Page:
Phase III trial findings reveal significant improvements in PFS and OS rates, although the population studied may not be wholly indicative of high-risk disease
Results from the GCIG INTERLACE trial presented in a Presidential Symposium at the ESMO Congress 2023 (Madrid, 20–24 October) showed a progression-free survival (PFS) rate of 73% and an overall survival (OS) rate of 80% at 5 years with induction chemotherapy prior to chemoradiotherapy (CRT) compared to rates of 64% (hazard ratio [HR] 0.65; 95% confidence interval [CI] 0.46–0.91; p=0.013) and 72% (HR 0.61; 95% CI 0.40–0.91; p=0.04), respectively, with CRT alone in locally advanced cervical cancer (LBA8). The study involved 500 patients with stage IB1/2 to IVA, mainly squamous cell cervical carcinoma who had a median age of 46 years. Altogether, 77% had stage II disease and more than half (58%) were lymph node negative. Grade ≥3 adverse events were seen in 59% of patients receiving induction chemotherapy plus CRT and in 48% of patients receiving CRT alone. Median follow-up was 64 months.
Most (92%) patients in the induction chemotherapy arm received at least 5 cycles of carboplatin plus paclitaxel and the median interval between induction chemotherapy and CRT was 7 days. Over 80% of patients in each arm received at least 4 cycles of cisplatin as part of CRT (85% in the induction chemotherapy plus CRT arm and 90% in the CRT arm). External beam radiotherapy and brachytherapy were received by 97% and 98% of patients, respectively, in the induction chemotherapy plus CRT arm and by 92% and 97%, respectively, in the CRT arm. The median overall treatment time for CRT was 45 days in each arm.
“The results are encouraging for a disease that for several decades has failed to show improvements in long-term outcomes beyond those achieved with CRT alone and that has a high unmet need for new treatments,” says Prof. Ana Oaknin from Hospital Universitari Vall d'Hebron, Barcelona, Spain. “However, it is important to consider the population recruited and the large proportion of patients – 58% – who had node-negative disease, as we know that positive lymph nodes are indicative of a high-risk of relapse (Am J Clin Oncol 2009;32:411–416). Further analysis, in terms of nodal status, would be useful in determining the suitability of the induction chemotherapy approach for different relapse risk groups.” Oaknin notes the differences between the GCIG INTERLACE population and the high-risk population included in the positive phase III ENGOT-CX11/GOG-3047/KEYNOTE-A18 study investigating pembrolizumab plus CRT in locally advanced cervical cancer – presented at ESMO Congress 2023 – which stipulated that patients must have stage IB2–IIB node-positive or stage III–IVA disease. She also points out that while efforts were made to enrol from diverse health care settings over the 10-year completion period, 76% of the population were recruited from the UK.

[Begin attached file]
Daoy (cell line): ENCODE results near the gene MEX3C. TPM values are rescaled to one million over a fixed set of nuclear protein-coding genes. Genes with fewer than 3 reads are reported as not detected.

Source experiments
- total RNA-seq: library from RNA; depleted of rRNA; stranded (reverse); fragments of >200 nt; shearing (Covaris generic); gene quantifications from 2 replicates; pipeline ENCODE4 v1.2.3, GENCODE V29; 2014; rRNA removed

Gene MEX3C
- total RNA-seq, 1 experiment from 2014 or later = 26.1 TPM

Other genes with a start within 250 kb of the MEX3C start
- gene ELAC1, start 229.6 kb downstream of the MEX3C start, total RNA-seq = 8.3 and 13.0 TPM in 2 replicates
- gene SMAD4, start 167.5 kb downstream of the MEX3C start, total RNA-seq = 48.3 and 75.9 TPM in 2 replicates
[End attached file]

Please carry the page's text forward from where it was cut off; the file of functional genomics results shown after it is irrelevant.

Oaknin concludes: “Ongoing and planned trials may help to provide information on other ways to improve outcomes beyond CRT alone in high-risk, locally advanced cervical cancer. These include two maintenance therapy trials, the phase II ATOMICC trial (NCT03833479) investigating anti-PD1 therapy with dostarlimab and the phase III e-VOLVE Cervical Study (GOG-3092/ENGOT-cx19) trial looking at the use of the monovalent bispecific human IgG1 monoclonal antibody, volrustomig.”
McCormack M, et al. A randomised phase III trial of induction chemotherapy followed by chemoradiation compared with chemoradiation alone in locally advanced cervical cancer. The GCIG INTERLACE trial. ESMO Congress 2023, LBA8
Presidential Symposium 2, 22.10.2023, h. 16:30 – 18:15, Madrid Auditorium – Hall 6